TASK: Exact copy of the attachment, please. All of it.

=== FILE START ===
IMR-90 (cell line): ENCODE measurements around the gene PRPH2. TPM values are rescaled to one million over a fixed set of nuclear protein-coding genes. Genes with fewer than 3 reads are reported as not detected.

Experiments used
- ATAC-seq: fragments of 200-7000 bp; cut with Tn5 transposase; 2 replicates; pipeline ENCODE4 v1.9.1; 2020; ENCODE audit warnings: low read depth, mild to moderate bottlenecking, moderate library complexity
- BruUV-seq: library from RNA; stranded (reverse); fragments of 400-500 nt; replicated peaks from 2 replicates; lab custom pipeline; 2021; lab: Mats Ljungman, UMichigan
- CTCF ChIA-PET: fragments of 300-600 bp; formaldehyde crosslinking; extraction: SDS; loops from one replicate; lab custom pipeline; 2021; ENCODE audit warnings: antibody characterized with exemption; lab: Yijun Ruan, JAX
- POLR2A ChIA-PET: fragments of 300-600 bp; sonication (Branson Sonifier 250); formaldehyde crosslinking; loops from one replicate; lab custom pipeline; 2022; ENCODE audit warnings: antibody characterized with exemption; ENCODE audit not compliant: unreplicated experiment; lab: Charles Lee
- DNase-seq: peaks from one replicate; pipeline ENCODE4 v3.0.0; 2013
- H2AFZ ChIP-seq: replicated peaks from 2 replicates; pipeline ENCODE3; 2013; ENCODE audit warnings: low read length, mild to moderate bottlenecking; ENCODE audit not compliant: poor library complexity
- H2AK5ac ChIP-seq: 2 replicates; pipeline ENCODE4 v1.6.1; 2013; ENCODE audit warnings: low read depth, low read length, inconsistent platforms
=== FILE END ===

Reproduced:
IMR-90 (cell line): ENCODE measurements around the gene PRPH2. TPM values are rescaled to one million over a fixed set of nuclear protein-coding genes. Genes with fewer than 3 reads are reported as not detected.

Experiments used
- ATAC-seq: fragments of 200-7000 bp; cut with Tn5 transposase; 2 replicates; pipeline ENCODE4 v1.9.1; 2020; ENCODE audit warnings: low read depth, mild to moderate bottlenecking, moderate library complexity
- BruUV-seq: library from RNA; stranded (reverse); fragments of 400-500 nt; replicated peaks from 2 replicates; lab custom pipeline; 2021; lab: Mats Ljungman, UMichigan
- CTCF ChIA-PET: fragments of 300-600 bp; formaldehyde crosslinking; extraction: SDS; loops from one replicate; lab custom pipeline; 2021; ENCODE audit warnings: antibody characterized with exemption; lab: Yijun Ruan, JAX
- POLR2A ChIA-PET: fragments of 300-600 bp; sonication (Branson Sonifier 250); formaldehyde crosslinking; loops from one replicate; lab custom pipeline; 2022; ENCODE audit warnings: antibody characterized with exemption; ENCODE audit not compliant: unreplicated experiment; lab: Charles Lee
- DNase-seq: peaks from one replicate; pipeline ENCODE4 v3.0.0; 2013
- H2AFZ ChIP-seq: replicated peaks from 2 replicates; pipeline ENCODE3; 2013; ENCODE audit warnings: low read length, mild to moderate bottlenecking; ENCODE audit not compliant: poor library complexity
- H2AK5ac ChIP-seq: 2 replicates; pipeline ENCODE4 v1.6.1; 2013; ENCODE audit warnings: low read depth, low read length, inconsistent platforms